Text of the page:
Know Your Natives – Northern Maidenhair Fern

Northern Maidenhair Fern (Adiantum pedatum) of the Brake Fern (Pteridaceae) family, formerly of the Polypody (Polypodiaceae) family, is a beautiful, shade-loving fern with broad, circular fronds. The genus name is from a Greek word for “unwetted” in reference to the leaves’ ability to shed raindrops. The specific epithet refers to the foot-like shape of the larger pinnules (secondary leaflets). In the U.S., the species is of common occurrence across the eastern half of the country from the Canadian border southward, absent only from Florida and rare in much of the Atlantic and Gulf Coastal Plains. In Arkansas, it occurs across most of the state except for the Mississippi Alluvial and West Gulf Coastal Plains. Favored habitats are rich, deciduous woodlands with well-drained soils.

Photo 1: Fronds are distinctive. Plants prefer shady areas with well-drained mesic soil. Photo – April 19.

Northern Maidenhair, like most Temperate Zone ferns, is deciduous and perennial. Leaves arise from shallow, short-branched, dark brown rhizomes ¼+ inch in diameter––these mostly concealed by a dense tangle of dark brown, wiry roots. In April, pink to reddish fronds (leaves) emerge as coiled “fiddleheads.” Fiddlehead stipes (stalks) are reddish brown, lustrous, and smooth, with scattered, long, light brown, translucent scales. As fronds mature, stipes and rachises become black. Spiky old stipes persist for a year or more. Colonies are slow growing.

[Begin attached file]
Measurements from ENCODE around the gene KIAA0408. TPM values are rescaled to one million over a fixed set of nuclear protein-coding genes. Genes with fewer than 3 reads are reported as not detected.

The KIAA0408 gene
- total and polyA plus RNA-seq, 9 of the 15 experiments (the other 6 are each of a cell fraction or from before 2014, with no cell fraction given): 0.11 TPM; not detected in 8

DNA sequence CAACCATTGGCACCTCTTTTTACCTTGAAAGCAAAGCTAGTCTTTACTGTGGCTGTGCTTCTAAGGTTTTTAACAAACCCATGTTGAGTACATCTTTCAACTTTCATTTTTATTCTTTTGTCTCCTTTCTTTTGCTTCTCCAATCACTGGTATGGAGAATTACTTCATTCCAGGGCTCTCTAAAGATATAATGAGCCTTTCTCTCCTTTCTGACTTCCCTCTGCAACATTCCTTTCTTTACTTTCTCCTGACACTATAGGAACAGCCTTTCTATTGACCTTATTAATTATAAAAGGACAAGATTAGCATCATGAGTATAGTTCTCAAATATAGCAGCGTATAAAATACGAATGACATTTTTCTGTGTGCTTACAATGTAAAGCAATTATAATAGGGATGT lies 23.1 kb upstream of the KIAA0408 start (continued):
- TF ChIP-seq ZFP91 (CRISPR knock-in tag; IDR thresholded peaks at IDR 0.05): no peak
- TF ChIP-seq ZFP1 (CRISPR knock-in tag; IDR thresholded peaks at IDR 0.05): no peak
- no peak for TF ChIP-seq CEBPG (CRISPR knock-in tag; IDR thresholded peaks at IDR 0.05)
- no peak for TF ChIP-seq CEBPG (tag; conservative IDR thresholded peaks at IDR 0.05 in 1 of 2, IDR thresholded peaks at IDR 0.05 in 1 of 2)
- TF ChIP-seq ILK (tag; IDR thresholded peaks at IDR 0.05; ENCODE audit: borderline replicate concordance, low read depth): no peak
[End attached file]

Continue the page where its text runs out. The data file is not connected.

Photo 2: Rhizomes are largely concealed by dense wiry roots. Green “spots” at far left and to right, are dormant frond buds on the tips of rhizomes. In this late-in-year photo, only a few fronds remain viable. Photo – December 30.
Photo 3: Coiled fiddleheads––the embryonic form of the developing frond––are shiny and smooth with scattered scales along the stipe. Previous year’s stipes are black and spiky. Photo – May 5.

Mature fronds vary considerably in size, depending on habitat, with a large frond being 2 feet long (including a 15-inch stipe) and a foot wide. The erect stipes divide into a pair of curved, widely divergent rachises that bear 4-6 pinnate pinnae (the primary leaflets), along their convex side. Proximal pinnae may be 8 inches long, gradually shortening to 2 inches distally. Viewed from above, fronds have an attractive, circular shape. Larger ferns may grow to a height of 1½ feet. Fronds are glabrous, except for scales along the lower portion of the stipes.